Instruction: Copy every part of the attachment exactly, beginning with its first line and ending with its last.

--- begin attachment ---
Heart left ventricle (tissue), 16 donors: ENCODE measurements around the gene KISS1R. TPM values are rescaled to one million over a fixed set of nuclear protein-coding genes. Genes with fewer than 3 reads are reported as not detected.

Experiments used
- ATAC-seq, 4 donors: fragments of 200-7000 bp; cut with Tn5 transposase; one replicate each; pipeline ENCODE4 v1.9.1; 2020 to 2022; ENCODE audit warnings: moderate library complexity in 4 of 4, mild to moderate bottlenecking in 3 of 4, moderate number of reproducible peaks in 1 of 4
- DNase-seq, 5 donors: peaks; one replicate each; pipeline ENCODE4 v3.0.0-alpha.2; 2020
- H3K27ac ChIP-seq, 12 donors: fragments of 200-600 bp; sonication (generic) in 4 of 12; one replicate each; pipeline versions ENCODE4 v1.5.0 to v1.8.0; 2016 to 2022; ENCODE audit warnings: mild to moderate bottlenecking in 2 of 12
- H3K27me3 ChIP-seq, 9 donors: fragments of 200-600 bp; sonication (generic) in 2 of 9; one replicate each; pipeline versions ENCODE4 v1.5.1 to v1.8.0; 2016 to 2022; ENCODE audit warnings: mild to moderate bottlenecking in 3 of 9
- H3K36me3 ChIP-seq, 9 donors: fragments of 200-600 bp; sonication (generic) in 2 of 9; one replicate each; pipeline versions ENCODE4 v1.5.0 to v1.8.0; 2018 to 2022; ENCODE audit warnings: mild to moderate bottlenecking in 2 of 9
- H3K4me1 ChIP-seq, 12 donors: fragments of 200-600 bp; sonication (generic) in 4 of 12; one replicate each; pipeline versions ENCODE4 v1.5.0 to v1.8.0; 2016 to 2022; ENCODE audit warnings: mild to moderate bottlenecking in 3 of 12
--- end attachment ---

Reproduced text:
Heart left ventricle (tissue), 16 donors: ENCODE measurements around the gene KISS1R. TPM values are rescaled to one million over a fixed set of nuclear protein-coding genes. Genes with fewer than 3 reads are reported as not detected.

Experiments used
- ATAC-seq, 4 donors: fragments of 200-7000 bp; cut with Tn5 transposase; one replicate each; pipeline ENCODE4 v1.9.1; 2020 to 2022; ENCODE audit warnings: moderate library complexity in 4 of 4, mild to moderate bottlenecking in 3 of 4, moderate number of reproducible peaks in 1 of 4
- DNase-seq, 5 donors: peaks; one replicate each; pipeline ENCODE4 v3.0.0-alpha.2; 2020
- H3K27ac ChIP-seq, 12 donors: fragments of 200-600 bp; sonication (generic) in 4 of 12; one replicate each; pipeline versions ENCODE4 v1.5.0 to v1.8.0; 2016 to 2022; ENCODE audit warnings: mild to moderate bottlenecking in 2 of 12
- H3K27me3 ChIP-seq, 9 donors: fragments of 200-600 bp; sonication (generic) in 2 of 9; one replicate each; pipeline versions ENCODE4 v1.5.1 to v1.8.0; 2016 to 2022; ENCODE audit warnings: mild to moderate bottlenecking in 3 of 9
- H3K36me3 ChIP-seq, 9 donors: fragments of 200-600 bp; sonication (generic) in 2 of 9; one replicate each; pipeline versions ENCODE4 v1.5.0 to v1.8.0; 2018 to 2022; ENCODE audit warnings: mild to moderate bottlenecking in 2 of 9
- H3K4me1 ChIP-seq, 12 donors: fragments of 200-600 bp; sonication (generic) in 4 of 12; one replicate each; pipeline versions ENCODE4 v1.5.0 to v1.8.0; 2016 to 2022; ENCODE audit warnings: mild to moderate bottlenecking in 3 of 12